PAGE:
EVERYONE is getting skills on how to code. You can learn for free. It is still believed you can get a CS degree and get paid $80,000 starting.

Does anyone else see/agree that the writing on the wall says computer science is quickly becoming a saturated market and wages must come down as a result?

No I don't think so. If anything, there is not enough talent to fill the amount spaces needed. All jobs need more computer skills, and having coding experience will be an advantage, but programming in my eyes is actually becoming more and more specialized. Even as a CS grad it can be difficult to transition between Firmware, Software, Web development, Networking, Security, Databases, etc. Each of these have several specialized tools, languages, and programming patterns. Not impossible to change, but that's the industry right now.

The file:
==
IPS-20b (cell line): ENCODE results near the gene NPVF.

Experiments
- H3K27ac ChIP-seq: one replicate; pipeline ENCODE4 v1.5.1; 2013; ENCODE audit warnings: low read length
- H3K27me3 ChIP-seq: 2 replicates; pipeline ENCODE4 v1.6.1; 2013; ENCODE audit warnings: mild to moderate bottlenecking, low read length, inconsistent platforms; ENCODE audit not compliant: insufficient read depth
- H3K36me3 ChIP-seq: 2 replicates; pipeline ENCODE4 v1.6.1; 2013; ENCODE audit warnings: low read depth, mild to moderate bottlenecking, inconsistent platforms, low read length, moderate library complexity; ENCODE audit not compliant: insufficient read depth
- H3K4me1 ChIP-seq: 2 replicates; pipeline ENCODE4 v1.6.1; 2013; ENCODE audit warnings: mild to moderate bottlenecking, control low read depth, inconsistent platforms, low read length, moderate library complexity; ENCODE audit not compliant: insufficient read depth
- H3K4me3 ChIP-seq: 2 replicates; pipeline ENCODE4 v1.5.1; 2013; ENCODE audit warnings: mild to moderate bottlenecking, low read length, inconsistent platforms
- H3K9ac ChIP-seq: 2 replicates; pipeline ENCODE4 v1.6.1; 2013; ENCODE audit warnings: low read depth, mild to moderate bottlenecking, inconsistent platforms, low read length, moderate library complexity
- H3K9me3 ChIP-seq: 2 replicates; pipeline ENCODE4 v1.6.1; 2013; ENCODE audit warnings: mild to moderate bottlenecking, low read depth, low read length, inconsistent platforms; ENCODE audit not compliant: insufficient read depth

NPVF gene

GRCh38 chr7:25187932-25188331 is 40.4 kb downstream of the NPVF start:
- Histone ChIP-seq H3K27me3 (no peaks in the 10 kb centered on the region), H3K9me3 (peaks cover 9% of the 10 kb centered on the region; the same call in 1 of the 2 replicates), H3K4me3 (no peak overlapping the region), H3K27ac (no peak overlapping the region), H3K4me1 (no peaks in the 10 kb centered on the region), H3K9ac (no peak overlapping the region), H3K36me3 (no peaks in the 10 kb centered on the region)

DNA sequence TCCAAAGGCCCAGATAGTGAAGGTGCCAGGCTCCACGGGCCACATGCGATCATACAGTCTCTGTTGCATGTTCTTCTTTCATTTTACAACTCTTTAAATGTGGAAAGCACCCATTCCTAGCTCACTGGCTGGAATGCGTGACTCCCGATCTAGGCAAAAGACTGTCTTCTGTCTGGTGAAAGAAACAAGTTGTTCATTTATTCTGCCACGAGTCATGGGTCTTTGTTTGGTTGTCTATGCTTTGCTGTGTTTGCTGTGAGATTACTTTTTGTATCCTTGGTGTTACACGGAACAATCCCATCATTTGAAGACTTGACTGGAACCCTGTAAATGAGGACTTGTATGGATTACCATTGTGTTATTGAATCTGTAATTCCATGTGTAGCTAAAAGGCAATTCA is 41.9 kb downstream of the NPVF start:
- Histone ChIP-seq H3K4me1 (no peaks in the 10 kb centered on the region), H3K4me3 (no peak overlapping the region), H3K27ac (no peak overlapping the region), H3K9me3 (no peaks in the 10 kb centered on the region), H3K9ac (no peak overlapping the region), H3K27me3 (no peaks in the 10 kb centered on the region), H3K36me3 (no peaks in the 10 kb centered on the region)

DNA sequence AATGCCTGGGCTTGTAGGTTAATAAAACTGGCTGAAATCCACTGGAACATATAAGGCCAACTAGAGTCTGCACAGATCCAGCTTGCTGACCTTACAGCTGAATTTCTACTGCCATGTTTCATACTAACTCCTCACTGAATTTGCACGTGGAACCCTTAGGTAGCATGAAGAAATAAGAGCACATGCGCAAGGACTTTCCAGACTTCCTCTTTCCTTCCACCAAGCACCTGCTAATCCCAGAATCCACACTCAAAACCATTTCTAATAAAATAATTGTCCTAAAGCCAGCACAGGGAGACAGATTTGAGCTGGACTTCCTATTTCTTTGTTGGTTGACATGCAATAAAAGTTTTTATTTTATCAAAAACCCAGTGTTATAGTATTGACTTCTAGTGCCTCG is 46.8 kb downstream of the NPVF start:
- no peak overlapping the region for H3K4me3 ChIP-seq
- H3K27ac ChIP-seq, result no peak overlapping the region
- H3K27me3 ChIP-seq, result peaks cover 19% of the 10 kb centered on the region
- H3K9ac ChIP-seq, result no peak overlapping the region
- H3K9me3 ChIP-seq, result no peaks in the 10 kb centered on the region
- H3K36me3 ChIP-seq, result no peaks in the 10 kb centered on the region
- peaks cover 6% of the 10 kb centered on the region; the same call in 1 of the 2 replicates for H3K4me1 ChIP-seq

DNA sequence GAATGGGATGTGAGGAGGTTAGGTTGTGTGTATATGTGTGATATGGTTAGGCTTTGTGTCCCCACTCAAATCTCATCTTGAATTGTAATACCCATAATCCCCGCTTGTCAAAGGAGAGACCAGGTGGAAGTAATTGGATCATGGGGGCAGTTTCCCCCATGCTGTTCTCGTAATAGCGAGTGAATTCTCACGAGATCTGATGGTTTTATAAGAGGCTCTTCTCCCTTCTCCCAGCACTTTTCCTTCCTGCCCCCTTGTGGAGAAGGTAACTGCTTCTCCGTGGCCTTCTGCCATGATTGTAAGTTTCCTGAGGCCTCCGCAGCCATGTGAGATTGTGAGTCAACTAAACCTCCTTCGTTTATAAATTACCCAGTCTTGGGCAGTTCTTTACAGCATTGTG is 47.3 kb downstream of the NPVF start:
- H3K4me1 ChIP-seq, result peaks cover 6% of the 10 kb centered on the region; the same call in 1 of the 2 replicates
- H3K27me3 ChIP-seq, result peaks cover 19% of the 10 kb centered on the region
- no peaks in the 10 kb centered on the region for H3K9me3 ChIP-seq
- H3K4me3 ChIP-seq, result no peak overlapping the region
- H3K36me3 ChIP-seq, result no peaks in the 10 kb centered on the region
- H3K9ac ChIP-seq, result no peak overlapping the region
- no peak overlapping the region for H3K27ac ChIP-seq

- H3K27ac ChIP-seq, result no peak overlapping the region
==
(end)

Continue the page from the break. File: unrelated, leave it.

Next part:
brian313313

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Re: Career Change From Finance to Computer Science?
« Reply #21 on: March 22, 2018, 07:48:11 AM »
If you started programming on your own, you sound like just the sort of person who would be successful in programming. There is plenty of demand in many areas of IT. Understanding PivotTables gives you a good start to PowerBI development. Get to know DAX & building models and then you would have enough to find a transitional job. We just hired someone from that route. She's 1 yr out of college but has proven that she's bright. This is just one route though. There are many. That just happens to fall in my area of expertise so I know about that.

Good luck.

radram